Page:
First, segmentation for raw data was carried out in plane **2** as follows. (1) The center position (X_{1}, Y_{1}) of a cropped sub-region in plane **1** was recorded. (2) (X_{1}, Y_{1}) was transformed by affine transformation to find its corresponding position (X_{2}, Y_{2}) in plane **2**. (3) A sub-region of raw data in plane **2** was cropped with an integer center (X_{2int}, Y_{2int})=floor(X_{2}, Y_{2}), and the non-integer offset was calculated as (Δx, Δy)=(X_{2}, Y_{2})−(X_{2int}, Y_{2int}) The noise calibration map (including offset, variance, and gain for each pixel) of the sCMOS camera for each sub-region was cropped in a similar way.

The position relationship of the single molecule between plane **1** and plane **2** can be described as:

where (x, y) and (x′, y′) are the positions of single molecules in the cropped sub-regions of two planes.

is the matrix affine transformation including six parameters, where

represents scale, shear, and rotation operations, and (e, f) represents the translation operation. Affine transformation is a linear transformation and can be written as

Since the center position of the cropped sub-region was transformed from plane **1** to plane **2** by the same affine matrix

by combining above equations, the position relationship between (x, y) and (x′, y′) in cropped sub-regions can be described as:

showing that the raw single molecule data and the cropped sub-region share the same scale, shear, and rotation parameters

between two planes, except for the translation parameters (e, f).

Second, to generate the channel-specific PSF model in plane **2**, the model should satisfy two conditions. First, it shares the same shape information (scale, shear, and rotation) with the cropped sub-regions. Second, it has the same center position before and after transformation. Therefore, the affine transformation applied to the model

should satisfy

where (X_{c}, Y_{c}) is the center position of the cropped sub-region (when performing affine transformation, the upper left corner of the image was defined as the origin, and X was equal to half of the sub-region size).

The translation parameters (e′, f′) in Affine_{c }can be calculated as:

Thus, the channel-specific PSF model in plane **2** can be described as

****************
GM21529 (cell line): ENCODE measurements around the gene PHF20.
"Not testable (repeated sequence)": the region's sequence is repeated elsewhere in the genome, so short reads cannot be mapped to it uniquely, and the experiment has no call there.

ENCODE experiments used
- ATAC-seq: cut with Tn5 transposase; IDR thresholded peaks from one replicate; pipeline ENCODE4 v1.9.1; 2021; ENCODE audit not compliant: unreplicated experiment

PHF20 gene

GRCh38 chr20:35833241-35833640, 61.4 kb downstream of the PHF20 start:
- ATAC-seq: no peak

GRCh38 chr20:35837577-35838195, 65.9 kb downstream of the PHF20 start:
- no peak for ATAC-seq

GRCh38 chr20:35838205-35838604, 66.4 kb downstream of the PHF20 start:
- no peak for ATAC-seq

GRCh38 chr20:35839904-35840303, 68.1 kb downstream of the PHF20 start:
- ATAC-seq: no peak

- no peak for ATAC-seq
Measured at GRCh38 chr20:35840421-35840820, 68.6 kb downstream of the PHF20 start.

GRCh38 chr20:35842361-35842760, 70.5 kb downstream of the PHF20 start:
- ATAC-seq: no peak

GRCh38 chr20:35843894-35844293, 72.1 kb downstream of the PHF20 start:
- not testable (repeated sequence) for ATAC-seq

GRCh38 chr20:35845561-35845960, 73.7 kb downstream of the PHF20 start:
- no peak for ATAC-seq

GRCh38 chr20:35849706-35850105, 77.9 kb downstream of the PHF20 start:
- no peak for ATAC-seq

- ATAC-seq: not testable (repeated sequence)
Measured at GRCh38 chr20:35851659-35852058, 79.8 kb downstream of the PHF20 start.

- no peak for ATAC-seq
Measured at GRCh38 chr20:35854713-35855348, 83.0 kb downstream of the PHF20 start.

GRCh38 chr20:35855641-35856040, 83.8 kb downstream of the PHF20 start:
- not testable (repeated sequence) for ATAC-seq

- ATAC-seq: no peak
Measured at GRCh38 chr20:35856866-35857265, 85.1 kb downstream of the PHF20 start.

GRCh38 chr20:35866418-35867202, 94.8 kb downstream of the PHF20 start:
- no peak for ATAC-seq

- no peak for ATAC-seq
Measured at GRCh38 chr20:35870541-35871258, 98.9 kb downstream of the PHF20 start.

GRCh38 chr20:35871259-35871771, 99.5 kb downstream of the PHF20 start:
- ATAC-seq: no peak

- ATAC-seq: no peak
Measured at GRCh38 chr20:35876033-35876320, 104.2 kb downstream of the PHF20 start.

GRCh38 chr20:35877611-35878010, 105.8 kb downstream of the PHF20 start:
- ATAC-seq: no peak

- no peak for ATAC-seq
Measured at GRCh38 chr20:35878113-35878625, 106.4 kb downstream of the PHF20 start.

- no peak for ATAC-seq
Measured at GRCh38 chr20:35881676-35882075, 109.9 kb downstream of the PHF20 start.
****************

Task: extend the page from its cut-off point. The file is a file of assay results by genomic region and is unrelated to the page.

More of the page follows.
μ′_{2}(*x′,y′,z*)=Trans{Affine_{c}[μ_{2}(0,0,*z*)],(*x′,y*′)},

where Trans is the translation operation and μ_{2}(0,0,z) represents the PSF model of plane **2** at position (0,0,z). The model μ_{2}(0,0,z) was first transformed to the channel-specific model μ_{2}′(0,0,z) by affine transformation Affine_{c}, and then translated to the position (x′, y′) given by the equation provided above.

Third, the channel-specific PSF model was directly incorporated inside the maximum likelihood estimator (MLE) to estimate seven parameters (x,y,z,I_{1},I_{2},bg_{1},bg_{2}) by considering the Poisson noise and pixel-dependent sCMOS noise as

where D is the cropped sub-region of two planes, q is the pixel index, μ_{1 }and μ_{2}′ represent the PSF models in planes **1** and **2**, respectively.

where var_{mq }and g_{mq }are the variance and gain for pixel q in plane m (m=1, 2). θ denotes the fitting parameters including the same position (x, y, z), and different total photon counts (I_{1}, I_{2}) and background counts (bg_{1}, bg_{2}) for two planes. A modified Levenberg-Marquadt method was used to optimize θ by minimizing the negative log-likelihood function

The first and second derivatives are

where the second derivatives

were set to 0, and the fitting parameters were updated from

where β is the damping factor to adjust the convergence speed, and which was set to 0 here.

For the astigmatism-based setup, we directly incorporated the PSF model in one plane inside the MLE to estimate five parameters (x, y, z, I_{1}, bg_{1}).

The localization speed in INSPR mainly depends on the speed of fitting the parameters in the 3D PSF model generated by the Fourier transform of the retrieved pupil function. To speed up this process, the cubic interpolation methods were used to pre-generate 3D PSF models along the axial direction for each voxel of 0.25 pixel×0.25 pixel×4 nm in the whole range of 25 pixels×25 pixels×2.6 μm. The GPU implementation of cubic interpolation achieves a localization speed of 240 PSFs per second, about 400 times faster than the CPU implementation using MATLAB. The code was tested on a computer with an Intel Core i7-8700K processor at 3.70 GHz with 32 GB memory and an NVIDIA GeForce GTX 1070 graphics card with 8.0 GB memory.